BR: What do you play the most of?

ER: Drums [laughs].

BR: Drums? You're a drummer?

ER: Yeah.

BR: What'd you play in Merry-Go-Round?

ER: I played the rhythm guitar in Merry-Go-Round.

BR: Well, how'd you come to end up with the drums?

ER: That's where I started.

BR: It's pretty amazing. Like, I think there's only two other people that I know of that have ever done what you've done on an LP, that's Dave Mason and Paul McCartney, that have have done everything. And it took you how long to do?

ER: It took me nine months. I had to learn how to work the equipment...

BR: Explain that to the people. How would they go about saying, say you want to put down a song on your own... first of all, what kind of equipment do you have?

ER: I have an Ampex four-track. It must be like fifty years old or something. It looks like an old washing machine. And --

BR: And it bubbles.

ER: No it kind of groans [laughs]. Honestly.

BR: And what else do you have there besides that?

ER: I have three microphones, the type we're using here --

BR: Which aren't too good...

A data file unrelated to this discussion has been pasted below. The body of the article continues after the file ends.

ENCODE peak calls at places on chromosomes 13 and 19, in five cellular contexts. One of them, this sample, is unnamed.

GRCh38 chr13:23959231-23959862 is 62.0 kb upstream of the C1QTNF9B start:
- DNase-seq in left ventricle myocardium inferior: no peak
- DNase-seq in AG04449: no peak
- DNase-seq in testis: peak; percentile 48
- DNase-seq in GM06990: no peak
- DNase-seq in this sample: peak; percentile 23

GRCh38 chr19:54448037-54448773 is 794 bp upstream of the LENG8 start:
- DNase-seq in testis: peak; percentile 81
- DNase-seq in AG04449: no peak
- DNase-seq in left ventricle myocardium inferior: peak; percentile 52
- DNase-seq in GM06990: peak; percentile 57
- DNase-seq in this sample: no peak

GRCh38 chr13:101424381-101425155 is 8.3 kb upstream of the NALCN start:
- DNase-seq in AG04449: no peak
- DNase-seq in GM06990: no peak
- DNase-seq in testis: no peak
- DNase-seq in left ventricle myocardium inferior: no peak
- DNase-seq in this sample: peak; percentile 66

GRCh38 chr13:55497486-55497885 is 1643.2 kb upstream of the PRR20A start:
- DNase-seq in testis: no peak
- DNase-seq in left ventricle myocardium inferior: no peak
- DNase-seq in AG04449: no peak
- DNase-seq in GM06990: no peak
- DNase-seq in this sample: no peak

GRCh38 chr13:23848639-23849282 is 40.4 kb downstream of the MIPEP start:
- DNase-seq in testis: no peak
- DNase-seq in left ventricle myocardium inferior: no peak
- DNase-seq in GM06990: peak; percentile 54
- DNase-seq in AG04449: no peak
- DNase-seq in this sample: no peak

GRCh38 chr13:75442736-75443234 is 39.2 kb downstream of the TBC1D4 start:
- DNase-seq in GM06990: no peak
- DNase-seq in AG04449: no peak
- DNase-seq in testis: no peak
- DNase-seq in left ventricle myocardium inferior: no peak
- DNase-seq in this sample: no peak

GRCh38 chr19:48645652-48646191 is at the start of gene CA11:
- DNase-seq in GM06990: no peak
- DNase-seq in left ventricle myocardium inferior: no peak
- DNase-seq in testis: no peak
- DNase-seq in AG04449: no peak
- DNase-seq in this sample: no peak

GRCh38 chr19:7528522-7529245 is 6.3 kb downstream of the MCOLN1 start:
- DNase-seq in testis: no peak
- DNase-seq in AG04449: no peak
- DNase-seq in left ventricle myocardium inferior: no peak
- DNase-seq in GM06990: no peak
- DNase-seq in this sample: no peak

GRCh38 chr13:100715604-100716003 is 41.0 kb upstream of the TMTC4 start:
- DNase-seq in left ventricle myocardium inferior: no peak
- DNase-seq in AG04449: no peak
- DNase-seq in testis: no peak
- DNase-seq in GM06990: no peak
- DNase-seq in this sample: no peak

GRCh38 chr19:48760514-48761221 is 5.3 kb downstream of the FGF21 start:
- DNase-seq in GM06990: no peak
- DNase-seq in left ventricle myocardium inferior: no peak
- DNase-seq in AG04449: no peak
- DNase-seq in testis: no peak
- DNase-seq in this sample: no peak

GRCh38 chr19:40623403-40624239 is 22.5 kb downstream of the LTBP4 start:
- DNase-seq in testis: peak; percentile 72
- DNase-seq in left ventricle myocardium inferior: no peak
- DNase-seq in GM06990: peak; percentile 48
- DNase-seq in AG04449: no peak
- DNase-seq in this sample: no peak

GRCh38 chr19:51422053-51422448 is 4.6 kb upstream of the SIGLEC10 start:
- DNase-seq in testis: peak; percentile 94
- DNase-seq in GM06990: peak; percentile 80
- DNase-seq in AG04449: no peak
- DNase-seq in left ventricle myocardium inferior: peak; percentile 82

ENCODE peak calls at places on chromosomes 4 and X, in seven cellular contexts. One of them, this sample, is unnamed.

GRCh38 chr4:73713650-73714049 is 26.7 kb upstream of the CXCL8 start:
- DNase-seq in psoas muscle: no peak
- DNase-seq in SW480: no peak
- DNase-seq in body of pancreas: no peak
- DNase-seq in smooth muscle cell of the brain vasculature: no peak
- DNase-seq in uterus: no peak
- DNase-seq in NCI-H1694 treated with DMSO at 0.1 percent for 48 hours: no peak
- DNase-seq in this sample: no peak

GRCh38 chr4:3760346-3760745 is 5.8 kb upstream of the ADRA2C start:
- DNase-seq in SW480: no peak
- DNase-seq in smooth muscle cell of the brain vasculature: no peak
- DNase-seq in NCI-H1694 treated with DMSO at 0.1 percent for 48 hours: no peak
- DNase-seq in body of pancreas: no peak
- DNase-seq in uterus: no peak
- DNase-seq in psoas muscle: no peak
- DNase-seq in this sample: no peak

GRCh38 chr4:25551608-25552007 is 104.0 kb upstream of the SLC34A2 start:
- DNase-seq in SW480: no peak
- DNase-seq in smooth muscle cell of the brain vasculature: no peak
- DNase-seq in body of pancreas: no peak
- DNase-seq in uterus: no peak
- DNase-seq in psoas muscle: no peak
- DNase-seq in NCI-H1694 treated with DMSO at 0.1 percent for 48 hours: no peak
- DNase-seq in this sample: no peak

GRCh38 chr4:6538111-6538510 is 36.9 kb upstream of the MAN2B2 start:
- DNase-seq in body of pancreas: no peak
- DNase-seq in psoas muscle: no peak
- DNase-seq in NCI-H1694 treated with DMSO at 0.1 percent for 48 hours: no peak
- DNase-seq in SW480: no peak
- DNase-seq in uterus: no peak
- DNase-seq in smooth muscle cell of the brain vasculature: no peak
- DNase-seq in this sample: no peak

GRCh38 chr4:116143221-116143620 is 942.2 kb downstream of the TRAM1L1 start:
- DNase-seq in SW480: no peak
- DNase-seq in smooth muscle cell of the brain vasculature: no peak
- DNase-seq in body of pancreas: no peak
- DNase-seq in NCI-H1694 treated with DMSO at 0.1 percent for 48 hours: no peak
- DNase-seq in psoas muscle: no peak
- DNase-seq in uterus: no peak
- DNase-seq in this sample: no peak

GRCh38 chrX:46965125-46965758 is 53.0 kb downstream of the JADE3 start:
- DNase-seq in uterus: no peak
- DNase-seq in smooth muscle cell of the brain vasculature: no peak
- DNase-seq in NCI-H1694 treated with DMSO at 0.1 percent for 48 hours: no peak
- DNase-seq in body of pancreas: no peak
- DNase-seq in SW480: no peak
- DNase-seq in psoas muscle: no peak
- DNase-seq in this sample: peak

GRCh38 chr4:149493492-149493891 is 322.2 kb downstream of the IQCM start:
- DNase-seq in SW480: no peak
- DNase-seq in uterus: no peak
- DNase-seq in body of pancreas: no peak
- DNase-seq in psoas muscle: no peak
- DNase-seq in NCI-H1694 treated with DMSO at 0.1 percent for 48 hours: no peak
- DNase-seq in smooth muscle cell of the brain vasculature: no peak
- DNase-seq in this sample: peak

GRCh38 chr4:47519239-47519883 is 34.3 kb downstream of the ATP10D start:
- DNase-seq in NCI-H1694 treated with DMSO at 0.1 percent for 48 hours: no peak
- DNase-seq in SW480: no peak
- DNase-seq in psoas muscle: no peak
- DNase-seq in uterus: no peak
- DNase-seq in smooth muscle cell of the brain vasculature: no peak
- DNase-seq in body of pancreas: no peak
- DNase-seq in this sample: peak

ER: Yeah, right...

BR: You turn your head away and you're gone.

ER: [laughs] -- and two microphone mixers -- Shure microphone mixers -- and some amplifier speakers for monitoring purposes.

BR: And that was it. What did you lay down first? The vocals?

ER: I'd lay down a click track. A metronome.

BR: Which is, to people who aren't familiar, like myself...

ER: It's the click. Like "click... click... click." A metronome. [Emitt actually refers to it as a "metroDOME," but, hey, he was only twenty!] To keep a constant beat. To set the tempo. Then on top of that I'd play the piano. Then I'd put down, like tambourine and I'd combine that with drums. I'd put down bass and I'd combine that with the rhythm guitar. Then I'd put down the lead. Then after I'd finished all the tracks, I'd transfer them to an eight-track.

BR: Wait a minute, you say you had four tracks, now?

ER: Yeah, on the four track I could only manage to get like six things down.

BR: Which one did you sing with?

ER: On the eight-track. I rented one and brought it home and finished the vocals.